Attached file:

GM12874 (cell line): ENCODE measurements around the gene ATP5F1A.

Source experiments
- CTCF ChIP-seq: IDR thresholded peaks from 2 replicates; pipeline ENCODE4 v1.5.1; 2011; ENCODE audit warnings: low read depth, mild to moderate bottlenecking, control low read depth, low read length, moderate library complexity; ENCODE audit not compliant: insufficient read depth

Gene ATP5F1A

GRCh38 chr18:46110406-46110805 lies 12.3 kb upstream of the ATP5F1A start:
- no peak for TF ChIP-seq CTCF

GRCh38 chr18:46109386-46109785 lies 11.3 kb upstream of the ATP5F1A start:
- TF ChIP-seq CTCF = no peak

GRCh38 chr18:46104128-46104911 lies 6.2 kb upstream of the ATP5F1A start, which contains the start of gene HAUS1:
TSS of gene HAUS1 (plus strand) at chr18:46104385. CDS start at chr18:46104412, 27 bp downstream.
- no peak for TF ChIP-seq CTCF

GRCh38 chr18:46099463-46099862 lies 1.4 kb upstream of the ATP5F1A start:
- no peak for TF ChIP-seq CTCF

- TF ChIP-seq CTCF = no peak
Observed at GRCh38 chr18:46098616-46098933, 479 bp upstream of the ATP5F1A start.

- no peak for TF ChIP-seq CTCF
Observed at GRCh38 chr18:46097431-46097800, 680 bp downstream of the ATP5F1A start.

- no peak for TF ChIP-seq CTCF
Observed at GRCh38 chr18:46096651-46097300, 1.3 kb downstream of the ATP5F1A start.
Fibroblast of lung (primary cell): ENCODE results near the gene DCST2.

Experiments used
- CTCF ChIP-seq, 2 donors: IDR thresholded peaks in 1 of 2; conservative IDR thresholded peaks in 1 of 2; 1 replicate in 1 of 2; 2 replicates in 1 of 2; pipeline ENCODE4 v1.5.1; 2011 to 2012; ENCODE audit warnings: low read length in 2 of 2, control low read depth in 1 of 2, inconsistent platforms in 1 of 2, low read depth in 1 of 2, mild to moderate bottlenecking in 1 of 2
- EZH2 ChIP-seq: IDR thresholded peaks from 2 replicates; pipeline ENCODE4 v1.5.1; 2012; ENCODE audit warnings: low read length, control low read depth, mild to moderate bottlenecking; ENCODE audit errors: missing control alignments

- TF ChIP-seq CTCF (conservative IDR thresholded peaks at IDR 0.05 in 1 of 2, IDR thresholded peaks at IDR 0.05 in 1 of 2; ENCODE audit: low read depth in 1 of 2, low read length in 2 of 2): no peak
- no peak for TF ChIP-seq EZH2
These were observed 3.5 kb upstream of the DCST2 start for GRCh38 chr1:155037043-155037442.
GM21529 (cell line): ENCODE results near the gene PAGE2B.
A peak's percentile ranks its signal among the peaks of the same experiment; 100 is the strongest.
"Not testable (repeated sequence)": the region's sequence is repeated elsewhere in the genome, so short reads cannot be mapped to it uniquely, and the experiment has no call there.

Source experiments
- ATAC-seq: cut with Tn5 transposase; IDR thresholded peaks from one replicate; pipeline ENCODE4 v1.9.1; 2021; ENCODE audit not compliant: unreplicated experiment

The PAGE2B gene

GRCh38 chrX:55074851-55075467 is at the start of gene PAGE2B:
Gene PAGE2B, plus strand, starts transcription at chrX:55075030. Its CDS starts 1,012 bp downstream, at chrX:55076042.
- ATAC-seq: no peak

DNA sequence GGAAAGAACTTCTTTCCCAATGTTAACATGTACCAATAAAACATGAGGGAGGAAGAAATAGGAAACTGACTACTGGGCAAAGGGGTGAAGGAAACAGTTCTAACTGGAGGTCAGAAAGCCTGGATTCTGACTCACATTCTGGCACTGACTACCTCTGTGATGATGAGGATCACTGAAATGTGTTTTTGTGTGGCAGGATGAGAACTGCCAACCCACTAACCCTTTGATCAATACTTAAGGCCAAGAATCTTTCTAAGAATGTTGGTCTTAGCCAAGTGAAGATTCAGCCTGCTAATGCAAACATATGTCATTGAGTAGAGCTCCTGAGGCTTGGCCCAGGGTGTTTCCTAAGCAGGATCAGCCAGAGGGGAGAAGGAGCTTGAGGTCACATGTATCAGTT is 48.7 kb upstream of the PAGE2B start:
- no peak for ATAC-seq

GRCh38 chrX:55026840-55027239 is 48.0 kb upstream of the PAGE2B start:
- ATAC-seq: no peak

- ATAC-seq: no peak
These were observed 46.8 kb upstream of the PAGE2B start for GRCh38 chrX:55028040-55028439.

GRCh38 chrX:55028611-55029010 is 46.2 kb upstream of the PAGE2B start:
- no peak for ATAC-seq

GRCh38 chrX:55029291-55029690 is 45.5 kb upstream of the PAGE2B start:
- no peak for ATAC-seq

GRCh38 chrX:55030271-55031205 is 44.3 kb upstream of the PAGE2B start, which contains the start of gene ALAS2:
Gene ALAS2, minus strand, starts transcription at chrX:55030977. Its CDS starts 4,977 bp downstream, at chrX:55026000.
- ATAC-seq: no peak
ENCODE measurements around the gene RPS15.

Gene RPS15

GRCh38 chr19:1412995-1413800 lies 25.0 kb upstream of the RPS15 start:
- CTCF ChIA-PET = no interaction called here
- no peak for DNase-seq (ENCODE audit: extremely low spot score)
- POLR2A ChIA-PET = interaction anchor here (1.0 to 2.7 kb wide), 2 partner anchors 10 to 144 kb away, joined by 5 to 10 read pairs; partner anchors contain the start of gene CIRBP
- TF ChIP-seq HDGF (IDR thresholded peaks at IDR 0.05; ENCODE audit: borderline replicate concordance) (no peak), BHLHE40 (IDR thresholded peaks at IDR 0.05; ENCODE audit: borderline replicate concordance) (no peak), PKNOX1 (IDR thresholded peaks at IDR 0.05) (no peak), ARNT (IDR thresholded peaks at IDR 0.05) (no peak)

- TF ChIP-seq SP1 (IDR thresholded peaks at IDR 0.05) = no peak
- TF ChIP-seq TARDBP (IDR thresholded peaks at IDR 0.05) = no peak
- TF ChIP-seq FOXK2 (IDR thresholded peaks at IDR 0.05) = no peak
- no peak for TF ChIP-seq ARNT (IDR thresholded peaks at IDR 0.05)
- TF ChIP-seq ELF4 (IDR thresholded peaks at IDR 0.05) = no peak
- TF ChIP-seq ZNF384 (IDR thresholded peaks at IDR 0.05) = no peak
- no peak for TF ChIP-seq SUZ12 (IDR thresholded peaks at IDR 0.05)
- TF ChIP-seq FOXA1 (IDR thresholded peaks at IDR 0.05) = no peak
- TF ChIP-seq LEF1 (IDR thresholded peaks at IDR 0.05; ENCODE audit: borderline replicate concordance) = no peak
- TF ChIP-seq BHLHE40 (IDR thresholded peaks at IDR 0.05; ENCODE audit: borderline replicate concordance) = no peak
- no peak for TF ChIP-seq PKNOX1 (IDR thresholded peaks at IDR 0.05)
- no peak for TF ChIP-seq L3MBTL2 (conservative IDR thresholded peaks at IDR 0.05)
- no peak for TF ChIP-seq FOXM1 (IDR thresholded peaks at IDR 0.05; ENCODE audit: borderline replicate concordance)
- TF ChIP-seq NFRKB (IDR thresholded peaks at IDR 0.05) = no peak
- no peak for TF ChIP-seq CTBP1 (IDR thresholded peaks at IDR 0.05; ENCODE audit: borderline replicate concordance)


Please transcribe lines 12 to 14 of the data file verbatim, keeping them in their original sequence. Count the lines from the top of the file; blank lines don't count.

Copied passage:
GRCh38 chr18:46099463-46099862 lies 1.4 kb upstream of the ATP5F1A start:
- no peak for TF ChIP-seq CTCF

- TF ChIP-seq CTCF = no peak